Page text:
Friday, April 16

Destination Euro 2020: key questions for England, Scotland and Wales | Soccer


England

What did the coach learn from these three games? The main conclusion was the viability of returning to 4-3-3. Gareth Southgate also tried 4-2-3-1 early on against Albania, albeit with less success. He seemed married to the 3-4-3, feeling that he covered him better in case of losing key players in areas of weakness, namely the left back and defensive midfield. But the return of Luke Shaw and the continued progress of Kalvin Phillips have changed the dynamic. The same goes for John Stones’ comeback in central defense, giving Southgate more confidence to use a back four, although the Manchester City player was guilty of a terrible lapse to give away a goal against Poland.

Southgate felt Phillips was comfortable leading the defense or as a No. 8, although the Leeds player might be behind James Ward-Prowse in the pecking order for the latter role. Kyle Walker has gone from being the first option on the right of the three defenders to the first option as a right back and his flexibility increases the possibility that Southgate will choose between Reece James and Kieran Trippier for the European Championship final. Or maybe one or the other will be in central defense between Conor Coady and Tyrone Mings. Declan Rice, Mason Mount, and Phil Foden honed their reputations.

Which uninvolved players could still be on the team? Southgate missed a large number of players through injury, and of those, Jordan Pickford, Jordan Henderson and Marcus Rashford are sure to return, assuming they are fit, while Jadon Sancho, Bukayo Saka, Jack Grealish and possibly Harvey Barnes will battle each other. , most likely for two places. Danny Ings or Tammy Abraham would hope to be included if Southgate needed to cover Harry Kane and Dominic Calvert-Lewin upfront, but Rashford could provide that option, squeezing them out. Pickford’s status as the number one goalkeeper seems assured after Nick Pope had some shaky moments with his distribution, particularly against Poland. That said, it feels harsh to judge Pope for the work he’s done with his feet when he hasn’t done anything wrong with his hands. Henderson is a concern, and Southgate said the Liverpool captain faced a fitness run that would come “near the end of the season” after groin surgery.

Jordan Henderson (left) and Marcus Rashford are sure to return to England's squad if they are fit.



Jordan Henderson (left) and Marcus Rashford are sure to return to England’s squad if they are fit. Photograph: Ian Walton / Reuters

If physical condition allows, what will be the likely starting XI and tactical approach? 4-3-3: Pickford; Walker, Stones, Maguire, Chilwell; J. Henderson, Rice, Mount; Rashford, Kane, Sterling.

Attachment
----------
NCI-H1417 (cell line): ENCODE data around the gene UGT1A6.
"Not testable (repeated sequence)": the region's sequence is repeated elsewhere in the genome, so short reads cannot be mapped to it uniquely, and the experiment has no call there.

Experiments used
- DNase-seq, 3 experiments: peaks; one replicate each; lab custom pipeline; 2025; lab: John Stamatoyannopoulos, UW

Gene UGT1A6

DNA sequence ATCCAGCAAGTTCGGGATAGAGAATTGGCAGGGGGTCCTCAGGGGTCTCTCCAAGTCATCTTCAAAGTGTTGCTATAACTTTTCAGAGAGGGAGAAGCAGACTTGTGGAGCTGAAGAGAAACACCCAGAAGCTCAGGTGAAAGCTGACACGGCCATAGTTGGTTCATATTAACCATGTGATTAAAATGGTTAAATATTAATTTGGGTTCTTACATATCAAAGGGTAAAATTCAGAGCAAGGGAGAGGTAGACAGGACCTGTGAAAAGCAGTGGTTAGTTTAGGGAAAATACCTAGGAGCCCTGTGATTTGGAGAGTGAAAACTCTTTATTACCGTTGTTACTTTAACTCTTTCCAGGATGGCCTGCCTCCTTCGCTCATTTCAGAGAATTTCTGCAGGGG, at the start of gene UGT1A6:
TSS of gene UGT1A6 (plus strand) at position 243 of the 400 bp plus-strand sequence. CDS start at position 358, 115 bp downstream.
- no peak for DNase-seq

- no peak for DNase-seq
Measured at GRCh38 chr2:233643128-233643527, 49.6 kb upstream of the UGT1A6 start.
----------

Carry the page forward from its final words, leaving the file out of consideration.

Bankers Jordan Pickford, Nick Pope, Dean Henderson, Kyle Walker, Harry Maguire, John Stones, Ben Chilwell, Luke Shaw, Declan Rice, Jordan Henderson (if he fits), James Ward-Prowse, Kalvin Phillips, Mason Mount, Phil Foden, Marcus Rashford , Raheem Sterling, Harry Kane, Dominic Calvert-Lewin.

Aspiring Sam Johnstone, Kieran Trippier, Reece James, Conor Coady, Tyrone Mings, Eric Dier, Jude Bellingham, Jadon Sancho, Jack Grealish, Bukayo Saka, Harvey Barnes, Jesse Lingard, Danny Ings, Tammy Abraham.

On the periphery Trent Alexander-Arnold, Aaron Wan-Bissaka, Michael Keane, Harry Winks, Callum Hudson-Odoi, James Maddison, Mason Greenwood, Ollie Watkins, Callum Wilson.

Scotland

What did the coach learn from these three games?

The Che Adams chase has clearly paid off, with the Southampton striker offering more than anyone in the same position at Steve Clarke’s disposal. Adams’s move and tying game were remarkable even before the goal-backed threat of a goal against the Faroe Islands. Kieran Tierney was outstanding in all three games, dispelling any fears that a move to left center back could be problematic for the Arsenal player. David Marshall’s lack of action in Derby is cause for concern if it continues; Craig Gordon’s outstanding save in the first half against the Faroe Islands served as a reminder that he is the Scots’ most naturally talented goalkeeper, even at 38 years old.

Which uninvolved players could still be on the team? Clarke is fiercely loyal to those who comply. Nonetheless, he is a well-known fan of Bologna’s Aaron Hickey and Chelsea midfielder Billy Gilmour. Hickey and Gilmour have in common the need to play first-team football between now and May if they want to allow themselves the luxury of thinking about Clarke. Celtic’s Leigh Griffiths has lost his physical form of late, but would normally be a natural scoring threat for Scotland. Despite the injuries, it would be a surprise if Clarke makes a lot of changes to his team. It is a habit trainer.

Ryan Fraser scores Scotland's fourth goal against the Faroe Islands.  It has been a success story for Steve Clarke.



Ryan Fraser scores Scotland’s fourth goal against the Faroe Islands. It has been a success story for Steve Clarke. Photograph: Russell Cheyne / Reuters